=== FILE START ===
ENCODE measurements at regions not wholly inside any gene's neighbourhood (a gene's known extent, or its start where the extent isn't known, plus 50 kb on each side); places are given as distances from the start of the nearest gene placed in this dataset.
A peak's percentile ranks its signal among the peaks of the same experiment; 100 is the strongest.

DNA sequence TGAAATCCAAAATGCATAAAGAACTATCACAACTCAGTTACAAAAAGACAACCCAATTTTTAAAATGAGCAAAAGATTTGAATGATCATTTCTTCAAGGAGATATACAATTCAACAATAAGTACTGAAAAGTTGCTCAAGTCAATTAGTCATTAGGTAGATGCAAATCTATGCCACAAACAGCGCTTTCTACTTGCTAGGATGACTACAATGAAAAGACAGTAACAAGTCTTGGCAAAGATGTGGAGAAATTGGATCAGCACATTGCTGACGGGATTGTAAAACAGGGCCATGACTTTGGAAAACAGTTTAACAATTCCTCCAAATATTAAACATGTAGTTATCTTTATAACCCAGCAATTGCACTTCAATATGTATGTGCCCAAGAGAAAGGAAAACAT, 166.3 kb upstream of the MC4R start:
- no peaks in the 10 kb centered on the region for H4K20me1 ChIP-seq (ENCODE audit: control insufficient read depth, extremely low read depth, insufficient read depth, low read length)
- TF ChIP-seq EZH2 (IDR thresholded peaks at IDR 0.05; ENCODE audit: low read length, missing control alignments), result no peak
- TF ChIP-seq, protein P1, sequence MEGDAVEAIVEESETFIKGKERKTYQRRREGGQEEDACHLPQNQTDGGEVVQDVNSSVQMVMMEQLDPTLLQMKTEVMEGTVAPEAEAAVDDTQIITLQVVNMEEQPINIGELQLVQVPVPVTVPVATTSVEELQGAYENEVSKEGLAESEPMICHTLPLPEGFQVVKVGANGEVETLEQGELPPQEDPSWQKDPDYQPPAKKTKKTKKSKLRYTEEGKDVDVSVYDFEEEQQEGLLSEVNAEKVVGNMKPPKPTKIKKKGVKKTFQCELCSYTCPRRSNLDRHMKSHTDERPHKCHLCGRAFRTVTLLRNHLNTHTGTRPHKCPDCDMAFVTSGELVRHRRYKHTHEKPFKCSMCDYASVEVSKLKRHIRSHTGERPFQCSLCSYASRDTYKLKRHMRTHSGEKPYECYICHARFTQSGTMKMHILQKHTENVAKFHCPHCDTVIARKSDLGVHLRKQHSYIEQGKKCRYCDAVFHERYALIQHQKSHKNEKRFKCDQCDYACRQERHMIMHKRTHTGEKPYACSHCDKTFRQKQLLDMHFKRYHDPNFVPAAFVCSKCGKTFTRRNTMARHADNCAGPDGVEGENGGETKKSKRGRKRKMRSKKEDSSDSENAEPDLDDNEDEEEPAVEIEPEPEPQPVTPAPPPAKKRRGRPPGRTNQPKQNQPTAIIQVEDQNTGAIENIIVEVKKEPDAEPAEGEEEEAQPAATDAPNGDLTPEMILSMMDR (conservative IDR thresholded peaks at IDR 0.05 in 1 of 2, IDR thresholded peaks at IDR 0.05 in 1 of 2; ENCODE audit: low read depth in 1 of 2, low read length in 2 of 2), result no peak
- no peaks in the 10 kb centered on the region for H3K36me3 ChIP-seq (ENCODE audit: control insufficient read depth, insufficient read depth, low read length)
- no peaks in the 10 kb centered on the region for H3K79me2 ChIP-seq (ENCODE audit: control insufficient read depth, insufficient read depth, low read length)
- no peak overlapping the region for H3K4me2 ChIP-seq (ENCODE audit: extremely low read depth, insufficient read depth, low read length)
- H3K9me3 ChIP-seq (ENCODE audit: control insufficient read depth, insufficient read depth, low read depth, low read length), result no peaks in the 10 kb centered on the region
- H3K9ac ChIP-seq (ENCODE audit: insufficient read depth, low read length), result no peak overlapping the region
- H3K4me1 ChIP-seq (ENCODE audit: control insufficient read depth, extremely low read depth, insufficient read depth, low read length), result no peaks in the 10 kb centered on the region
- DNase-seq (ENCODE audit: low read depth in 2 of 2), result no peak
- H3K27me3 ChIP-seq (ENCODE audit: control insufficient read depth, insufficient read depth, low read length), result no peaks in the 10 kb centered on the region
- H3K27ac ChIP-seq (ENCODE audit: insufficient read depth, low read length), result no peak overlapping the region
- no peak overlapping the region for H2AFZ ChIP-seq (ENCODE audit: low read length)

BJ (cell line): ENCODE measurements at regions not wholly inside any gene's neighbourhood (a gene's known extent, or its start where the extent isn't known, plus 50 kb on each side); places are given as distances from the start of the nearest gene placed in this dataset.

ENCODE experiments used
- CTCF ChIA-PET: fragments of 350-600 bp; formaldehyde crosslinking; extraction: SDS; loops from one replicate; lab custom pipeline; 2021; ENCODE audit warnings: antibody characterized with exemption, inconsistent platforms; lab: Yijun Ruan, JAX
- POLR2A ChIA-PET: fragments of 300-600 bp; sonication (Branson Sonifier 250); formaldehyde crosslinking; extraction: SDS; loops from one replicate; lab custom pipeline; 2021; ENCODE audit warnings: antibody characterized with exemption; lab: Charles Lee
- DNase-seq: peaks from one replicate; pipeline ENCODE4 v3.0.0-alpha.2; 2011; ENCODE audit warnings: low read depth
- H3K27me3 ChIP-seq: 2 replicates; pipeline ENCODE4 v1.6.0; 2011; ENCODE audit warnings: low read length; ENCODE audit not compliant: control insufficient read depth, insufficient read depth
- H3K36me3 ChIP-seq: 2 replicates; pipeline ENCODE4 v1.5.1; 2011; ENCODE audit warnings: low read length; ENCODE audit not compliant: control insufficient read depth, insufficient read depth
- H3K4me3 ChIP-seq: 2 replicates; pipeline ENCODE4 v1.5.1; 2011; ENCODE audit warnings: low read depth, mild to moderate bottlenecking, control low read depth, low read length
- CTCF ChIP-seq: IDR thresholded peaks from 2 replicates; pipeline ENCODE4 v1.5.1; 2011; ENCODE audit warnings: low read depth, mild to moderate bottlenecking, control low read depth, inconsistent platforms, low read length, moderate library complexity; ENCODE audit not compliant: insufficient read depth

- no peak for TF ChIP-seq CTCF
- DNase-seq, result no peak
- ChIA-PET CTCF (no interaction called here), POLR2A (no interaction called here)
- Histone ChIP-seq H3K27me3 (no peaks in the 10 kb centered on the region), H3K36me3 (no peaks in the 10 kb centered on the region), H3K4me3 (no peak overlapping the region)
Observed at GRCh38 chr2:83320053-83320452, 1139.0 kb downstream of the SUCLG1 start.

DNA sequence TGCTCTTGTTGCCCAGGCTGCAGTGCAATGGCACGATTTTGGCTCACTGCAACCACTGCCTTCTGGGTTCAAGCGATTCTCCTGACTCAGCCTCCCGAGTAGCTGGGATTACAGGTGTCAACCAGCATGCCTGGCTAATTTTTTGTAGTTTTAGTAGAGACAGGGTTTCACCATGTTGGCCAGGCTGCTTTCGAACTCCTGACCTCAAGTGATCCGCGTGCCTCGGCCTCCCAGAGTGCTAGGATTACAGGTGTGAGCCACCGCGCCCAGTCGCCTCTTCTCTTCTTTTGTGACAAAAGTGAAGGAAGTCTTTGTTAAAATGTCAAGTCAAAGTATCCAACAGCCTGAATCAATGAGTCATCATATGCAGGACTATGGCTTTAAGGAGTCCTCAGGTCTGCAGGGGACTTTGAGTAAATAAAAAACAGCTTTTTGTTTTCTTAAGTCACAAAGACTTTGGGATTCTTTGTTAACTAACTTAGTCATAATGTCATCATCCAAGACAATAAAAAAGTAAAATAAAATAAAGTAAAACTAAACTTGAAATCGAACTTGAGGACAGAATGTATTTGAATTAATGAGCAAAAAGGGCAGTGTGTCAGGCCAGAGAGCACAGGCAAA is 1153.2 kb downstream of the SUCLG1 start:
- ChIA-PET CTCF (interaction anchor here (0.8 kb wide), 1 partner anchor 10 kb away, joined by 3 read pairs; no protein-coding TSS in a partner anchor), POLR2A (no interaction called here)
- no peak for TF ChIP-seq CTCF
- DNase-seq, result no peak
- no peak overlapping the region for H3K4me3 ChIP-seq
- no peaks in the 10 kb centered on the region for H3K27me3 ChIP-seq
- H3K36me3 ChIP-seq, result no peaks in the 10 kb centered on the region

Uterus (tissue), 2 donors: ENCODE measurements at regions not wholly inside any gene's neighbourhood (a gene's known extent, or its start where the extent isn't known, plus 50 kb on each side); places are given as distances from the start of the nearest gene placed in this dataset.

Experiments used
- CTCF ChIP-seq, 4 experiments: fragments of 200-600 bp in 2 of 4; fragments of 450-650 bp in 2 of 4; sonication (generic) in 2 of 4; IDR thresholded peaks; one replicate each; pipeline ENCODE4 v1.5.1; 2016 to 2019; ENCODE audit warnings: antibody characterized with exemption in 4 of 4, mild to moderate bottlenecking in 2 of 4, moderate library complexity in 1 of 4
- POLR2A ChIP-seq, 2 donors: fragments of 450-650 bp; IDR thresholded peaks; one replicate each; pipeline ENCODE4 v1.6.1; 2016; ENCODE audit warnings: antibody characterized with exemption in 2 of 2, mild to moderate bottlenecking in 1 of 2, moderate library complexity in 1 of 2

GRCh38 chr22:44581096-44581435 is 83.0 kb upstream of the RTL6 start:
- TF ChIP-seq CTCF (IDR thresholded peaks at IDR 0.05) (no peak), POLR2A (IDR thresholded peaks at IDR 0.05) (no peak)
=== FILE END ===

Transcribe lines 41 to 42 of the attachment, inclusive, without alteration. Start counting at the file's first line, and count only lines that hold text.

- POLR2A ChIP-seq, 2 donors: fragments of 450-650 bp; IDR thresholded peaks; one replicate each; pipeline ENCODE4 v1.6.1; 2016; ENCODE audit warnings: antibody characterized with exemption in 2 of 2, mild to moderate bottlenecking in 1 of 2, moderate library complexity in 1 of 2

GRCh38 chr22:44581096-44581435 is 83.0 kb upstream of the RTL6 start: